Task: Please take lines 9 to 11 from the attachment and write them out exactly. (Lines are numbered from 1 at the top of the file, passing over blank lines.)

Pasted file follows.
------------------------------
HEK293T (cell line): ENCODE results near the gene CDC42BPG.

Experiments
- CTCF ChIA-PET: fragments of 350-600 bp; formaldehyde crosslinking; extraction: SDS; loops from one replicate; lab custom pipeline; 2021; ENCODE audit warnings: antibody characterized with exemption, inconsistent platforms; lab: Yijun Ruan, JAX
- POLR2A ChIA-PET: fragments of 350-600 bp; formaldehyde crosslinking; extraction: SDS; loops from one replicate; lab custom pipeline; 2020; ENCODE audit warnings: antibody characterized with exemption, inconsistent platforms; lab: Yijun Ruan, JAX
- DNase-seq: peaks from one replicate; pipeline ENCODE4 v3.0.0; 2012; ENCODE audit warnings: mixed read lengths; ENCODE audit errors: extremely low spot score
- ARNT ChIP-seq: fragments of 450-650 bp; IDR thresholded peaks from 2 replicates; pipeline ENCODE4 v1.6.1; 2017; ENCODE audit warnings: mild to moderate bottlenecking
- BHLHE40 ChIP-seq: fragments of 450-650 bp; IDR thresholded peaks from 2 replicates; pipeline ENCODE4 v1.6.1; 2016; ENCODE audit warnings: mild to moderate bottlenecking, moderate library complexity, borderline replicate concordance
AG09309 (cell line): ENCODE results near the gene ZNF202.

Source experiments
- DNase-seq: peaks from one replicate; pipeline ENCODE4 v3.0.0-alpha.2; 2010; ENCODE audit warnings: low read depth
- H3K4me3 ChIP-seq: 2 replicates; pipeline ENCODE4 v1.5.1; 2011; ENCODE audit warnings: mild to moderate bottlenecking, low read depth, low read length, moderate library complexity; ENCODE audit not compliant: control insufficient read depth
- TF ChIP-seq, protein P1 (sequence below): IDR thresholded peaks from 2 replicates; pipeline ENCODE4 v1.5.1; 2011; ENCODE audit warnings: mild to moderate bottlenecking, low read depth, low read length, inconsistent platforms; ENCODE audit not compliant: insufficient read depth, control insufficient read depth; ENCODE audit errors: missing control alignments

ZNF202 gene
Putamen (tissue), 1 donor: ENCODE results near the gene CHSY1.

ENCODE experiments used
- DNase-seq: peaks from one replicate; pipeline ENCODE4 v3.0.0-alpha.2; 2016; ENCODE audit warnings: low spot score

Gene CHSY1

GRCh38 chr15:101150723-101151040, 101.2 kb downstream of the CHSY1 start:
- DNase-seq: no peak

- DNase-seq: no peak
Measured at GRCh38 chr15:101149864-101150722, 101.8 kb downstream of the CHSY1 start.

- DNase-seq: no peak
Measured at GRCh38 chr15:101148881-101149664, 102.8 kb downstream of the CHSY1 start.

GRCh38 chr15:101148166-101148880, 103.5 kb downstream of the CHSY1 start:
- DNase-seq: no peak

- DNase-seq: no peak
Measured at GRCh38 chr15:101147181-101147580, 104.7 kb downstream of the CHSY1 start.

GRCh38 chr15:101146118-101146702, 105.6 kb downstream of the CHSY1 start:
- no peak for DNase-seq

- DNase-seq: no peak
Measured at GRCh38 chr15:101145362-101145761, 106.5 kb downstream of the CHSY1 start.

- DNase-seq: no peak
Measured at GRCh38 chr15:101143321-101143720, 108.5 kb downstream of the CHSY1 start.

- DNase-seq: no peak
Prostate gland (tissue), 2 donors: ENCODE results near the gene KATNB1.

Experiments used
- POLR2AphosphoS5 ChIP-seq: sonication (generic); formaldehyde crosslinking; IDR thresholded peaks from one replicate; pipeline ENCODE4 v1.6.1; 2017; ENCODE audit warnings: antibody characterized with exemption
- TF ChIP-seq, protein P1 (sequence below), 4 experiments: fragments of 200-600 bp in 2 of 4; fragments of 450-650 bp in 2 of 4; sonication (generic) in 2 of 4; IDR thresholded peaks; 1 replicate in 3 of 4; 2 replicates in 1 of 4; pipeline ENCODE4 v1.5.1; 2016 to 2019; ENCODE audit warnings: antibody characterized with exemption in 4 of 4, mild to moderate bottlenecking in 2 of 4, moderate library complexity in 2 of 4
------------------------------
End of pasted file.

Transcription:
Source experiments
- DNase-seq: peaks from one replicate; pipeline ENCODE4 v3.0.0-alpha.2; 2010; ENCODE audit warnings: low read depth
- H3K4me3 ChIP-seq: 2 replicates; pipeline ENCODE4 v1.5.1; 2011; ENCODE audit warnings: mild to moderate bottlenecking, low read depth, low read length, moderate library complexity; ENCODE audit not compliant: control insufficient read depth